MONTREAL (Reuters) - Quebec businessman and former politician Pierre Karl Peladeau said on Monday he will vote against Air Canada’s offer to buy tour operator Transat AT, and would consider making a separate offer with partners if the deal fails.
Shareholders of the tour operator, which runs leisure carrier Air Transat, decide on Friday whether to back Air Canada’s C$720 million ($540.42 million), or C$18 a share, offer. The deal still requires regulatory approval.
Peladeau, who owns a 1.6 percent stake in Transat, is the CEO of Quebecor Inc. but the media company is not involved in the matter.
Air Canada has locked up support from the tour operator’s largest shareholder Letko Brosseau and analysts largely expect the deal will be approved by a requisite two-thirds of Transat shareholders.
But Peladeau’s comments could encourage some jittery investors to “hold through the closing as opposed to selling,” the stock, given the deal’s need for regulatory approval, said one Transat shareholder on condition of anonymity.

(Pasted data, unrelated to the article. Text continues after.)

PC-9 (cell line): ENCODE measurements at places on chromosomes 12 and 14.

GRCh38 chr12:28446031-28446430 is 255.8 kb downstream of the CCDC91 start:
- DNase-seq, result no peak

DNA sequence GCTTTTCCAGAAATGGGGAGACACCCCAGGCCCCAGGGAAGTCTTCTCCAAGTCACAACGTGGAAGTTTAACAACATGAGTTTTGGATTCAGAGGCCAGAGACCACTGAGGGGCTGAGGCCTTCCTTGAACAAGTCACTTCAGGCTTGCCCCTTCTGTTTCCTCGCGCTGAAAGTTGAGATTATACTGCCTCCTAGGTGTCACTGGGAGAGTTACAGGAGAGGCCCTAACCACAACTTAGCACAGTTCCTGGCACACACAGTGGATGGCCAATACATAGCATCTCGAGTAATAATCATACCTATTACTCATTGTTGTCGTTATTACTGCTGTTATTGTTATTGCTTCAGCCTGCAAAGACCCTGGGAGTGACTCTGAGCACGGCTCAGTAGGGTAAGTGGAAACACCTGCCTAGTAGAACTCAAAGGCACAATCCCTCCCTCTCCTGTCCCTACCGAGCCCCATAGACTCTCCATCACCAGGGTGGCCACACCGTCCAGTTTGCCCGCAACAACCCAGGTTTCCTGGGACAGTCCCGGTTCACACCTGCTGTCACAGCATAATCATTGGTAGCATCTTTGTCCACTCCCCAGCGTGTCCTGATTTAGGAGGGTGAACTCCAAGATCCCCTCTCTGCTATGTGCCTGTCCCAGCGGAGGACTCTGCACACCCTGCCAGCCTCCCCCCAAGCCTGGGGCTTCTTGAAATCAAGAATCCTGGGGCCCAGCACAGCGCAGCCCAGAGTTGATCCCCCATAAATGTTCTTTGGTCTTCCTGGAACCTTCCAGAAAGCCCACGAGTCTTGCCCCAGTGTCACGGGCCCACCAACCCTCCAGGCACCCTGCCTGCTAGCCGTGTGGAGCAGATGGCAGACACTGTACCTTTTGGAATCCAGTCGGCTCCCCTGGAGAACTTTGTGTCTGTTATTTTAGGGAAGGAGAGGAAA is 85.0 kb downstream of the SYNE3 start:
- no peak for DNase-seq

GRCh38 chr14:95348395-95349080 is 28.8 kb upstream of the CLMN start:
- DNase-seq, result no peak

Montreal newspaper La Presse reported last week that Peladeau was holding talks with carriers Air France-KLM and WestJet over a possible bid for Transat. An Air France spokesman and a WestJet spokeswoman declined to comment.
Peladeau said on Monday that he was working with “solid partners” to come up with a potential purchase offer of Air Transat that would keep the carrier competitive, if Air Canada’s deal failed. He did not name the partners.
The Air Canada deal, which gives Transat a 60% market share of select transatlantic routes to and from Canada, would require approvals from domestic and European regulators.
In a statement, Peladeau said he would vote against Air Canada’s offer because it goes against the “best interests” of Transat, “Quebec consumers,” and poses regulatory concerns.
Peladeau, a former Quebec provincial opposition party leader, said he was speaking strictly as a shareholder in the company.
($1 = 1.3323 Canadian dollars)
Reporting by Allison Lampert; Editing by Sandra Maler